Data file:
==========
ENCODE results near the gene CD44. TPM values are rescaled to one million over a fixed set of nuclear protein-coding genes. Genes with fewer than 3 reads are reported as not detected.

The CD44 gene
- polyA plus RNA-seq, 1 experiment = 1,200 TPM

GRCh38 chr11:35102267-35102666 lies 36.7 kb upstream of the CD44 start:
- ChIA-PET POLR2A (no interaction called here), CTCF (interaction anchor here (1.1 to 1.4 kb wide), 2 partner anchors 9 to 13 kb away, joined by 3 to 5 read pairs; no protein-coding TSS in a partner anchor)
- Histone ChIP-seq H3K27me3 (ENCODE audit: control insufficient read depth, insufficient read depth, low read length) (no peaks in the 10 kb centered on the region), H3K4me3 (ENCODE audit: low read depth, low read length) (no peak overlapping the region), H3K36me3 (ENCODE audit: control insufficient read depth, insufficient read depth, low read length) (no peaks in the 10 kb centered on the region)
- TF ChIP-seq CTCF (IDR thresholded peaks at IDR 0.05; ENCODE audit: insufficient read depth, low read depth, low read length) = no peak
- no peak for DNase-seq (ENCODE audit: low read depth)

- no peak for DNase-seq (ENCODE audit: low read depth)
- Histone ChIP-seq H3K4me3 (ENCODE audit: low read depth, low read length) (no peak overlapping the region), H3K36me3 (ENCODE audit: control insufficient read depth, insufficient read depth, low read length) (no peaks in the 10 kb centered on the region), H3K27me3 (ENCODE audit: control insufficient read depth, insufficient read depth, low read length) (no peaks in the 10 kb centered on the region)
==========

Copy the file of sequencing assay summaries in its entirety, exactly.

ENCODE results near the gene CD44. TPM values are rescaled to one million over a fixed set of nuclear protein-coding genes. Genes with fewer than 3 reads are reported as not detected.

The CD44 gene
- polyA plus RNA-seq, 1 experiment = 1,200 TPM

GRCh38 chr11:35102267-35102666 lies 36.7 kb upstream of the CD44 start:
- ChIA-PET POLR2A (no interaction called here), CTCF (interaction anchor here (1.1 to 1.4 kb wide), 2 partner anchors 9 to 13 kb away, joined by 3 to 5 read pairs; no protein-coding TSS in a partner anchor)
- Histone ChIP-seq H3K27me3 (ENCODE audit: control insufficient read depth, insufficient read depth, low read length) (no peaks in the 10 kb centered on the region), H3K4me3 (ENCODE audit: low read depth, low read length) (no peak overlapping the region), H3K36me3 (ENCODE audit: control insufficient read depth, insufficient read depth, low read length) (no peaks in the 10 kb centered on the region)
- TF ChIP-seq CTCF (IDR thresholded peaks at IDR 0.05; ENCODE audit: insufficient read depth, low read depth, low read length) = no peak
- no peak for DNase-seq (ENCODE audit: low read depth)

- no peak for DNase-seq (ENCODE audit: low read depth)
- Histone ChIP-seq H3K4me3 (ENCODE audit: low read depth, low read length) (no peak overlapping the region), H3K36me3 (ENCODE audit: control insufficient read depth, insufficient read depth, low read length) (no peaks in the 10 kb centered on the region), H3K27me3 (ENCODE audit: control insufficient read depth, insufficient read depth, low read length) (no peaks in the 10 kb centered on the region)